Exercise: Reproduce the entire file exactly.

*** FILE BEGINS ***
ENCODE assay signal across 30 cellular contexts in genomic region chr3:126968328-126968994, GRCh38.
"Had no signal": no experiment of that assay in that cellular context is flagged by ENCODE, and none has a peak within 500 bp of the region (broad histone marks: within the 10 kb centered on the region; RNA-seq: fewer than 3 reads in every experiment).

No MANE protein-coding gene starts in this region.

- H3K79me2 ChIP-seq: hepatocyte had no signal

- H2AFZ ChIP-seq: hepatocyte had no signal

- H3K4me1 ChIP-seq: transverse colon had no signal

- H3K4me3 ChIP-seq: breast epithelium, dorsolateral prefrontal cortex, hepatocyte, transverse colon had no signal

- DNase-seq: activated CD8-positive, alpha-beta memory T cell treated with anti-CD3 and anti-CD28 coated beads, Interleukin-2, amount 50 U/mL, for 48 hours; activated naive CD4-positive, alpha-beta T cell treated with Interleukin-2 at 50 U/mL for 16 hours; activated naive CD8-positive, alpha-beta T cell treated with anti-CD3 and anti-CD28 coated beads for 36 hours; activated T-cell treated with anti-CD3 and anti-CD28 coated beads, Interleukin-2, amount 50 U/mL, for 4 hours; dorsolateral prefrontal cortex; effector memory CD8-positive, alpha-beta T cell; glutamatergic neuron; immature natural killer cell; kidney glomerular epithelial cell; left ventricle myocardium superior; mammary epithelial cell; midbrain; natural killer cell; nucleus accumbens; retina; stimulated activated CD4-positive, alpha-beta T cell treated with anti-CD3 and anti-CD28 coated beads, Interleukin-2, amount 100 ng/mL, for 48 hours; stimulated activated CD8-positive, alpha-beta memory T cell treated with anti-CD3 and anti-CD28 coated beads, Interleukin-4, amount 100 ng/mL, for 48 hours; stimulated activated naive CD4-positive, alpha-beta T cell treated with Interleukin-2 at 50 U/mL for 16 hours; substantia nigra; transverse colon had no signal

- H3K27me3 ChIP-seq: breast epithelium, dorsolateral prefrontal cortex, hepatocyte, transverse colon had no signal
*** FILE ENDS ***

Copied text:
ENCODE assay signal across 30 cellular contexts in genomic region chr3:126968328-126968994, GRCh38.
"Had no signal": no experiment of that assay in that cellular context is flagged by ENCODE, and none has a peak within 500 bp of the region (broad histone marks: within the 10 kb centered on the region; RNA-seq: fewer than 3 reads in every experiment).

No MANE protein-coding gene starts in this region.

- H3K79me2 ChIP-seq: hepatocyte had no signal

- H2AFZ ChIP-seq: hepatocyte had no signal

- H3K4me1 ChIP-seq: transverse colon had no signal

- H3K4me3 ChIP-seq: breast epithelium, dorsolateral prefrontal cortex, hepatocyte, transverse colon had no signal

- DNase-seq: activated CD8-positive, alpha-beta memory T cell treated with anti-CD3 and anti-CD28 coated beads, Interleukin-2, amount 50 U/mL, for 48 hours; activated naive CD4-positive, alpha-beta T cell treated with Interleukin-2 at 50 U/mL for 16 hours; activated naive CD8-positive, alpha-beta T cell treated with anti-CD3 and anti-CD28 coated beads for 36 hours; activated T-cell treated with anti-CD3 and anti-CD28 coated beads, Interleukin-2, amount 50 U/mL, for 4 hours; dorsolateral prefrontal cortex; effector memory CD8-positive, alpha-beta T cell; glutamatergic neuron; immature natural killer cell; kidney glomerular epithelial cell; left ventricle myocardium superior; mammary epithelial cell; midbrain; natural killer cell; nucleus accumbens; retina; stimulated activated CD4-positive, alpha-beta T cell treated with anti-CD3 and anti-CD28 coated beads, Interleukin-2, amount 100 ng/mL, for 48 hours; stimulated activated CD8-positive, alpha-beta memory T cell treated with anti-CD3 and anti-CD28 coated beads, Interleukin-4, amount 100 ng/mL, for 48 hours; stimulated activated naive CD4-positive, alpha-beta T cell treated with Interleukin-2 at 50 U/mL for 16 hours; substantia nigra; transverse colon had no signal

- H3K27me3 ChIP-seq: breast epithelium, dorsolateral prefrontal cortex, hepatocyte, transverse colon had no signal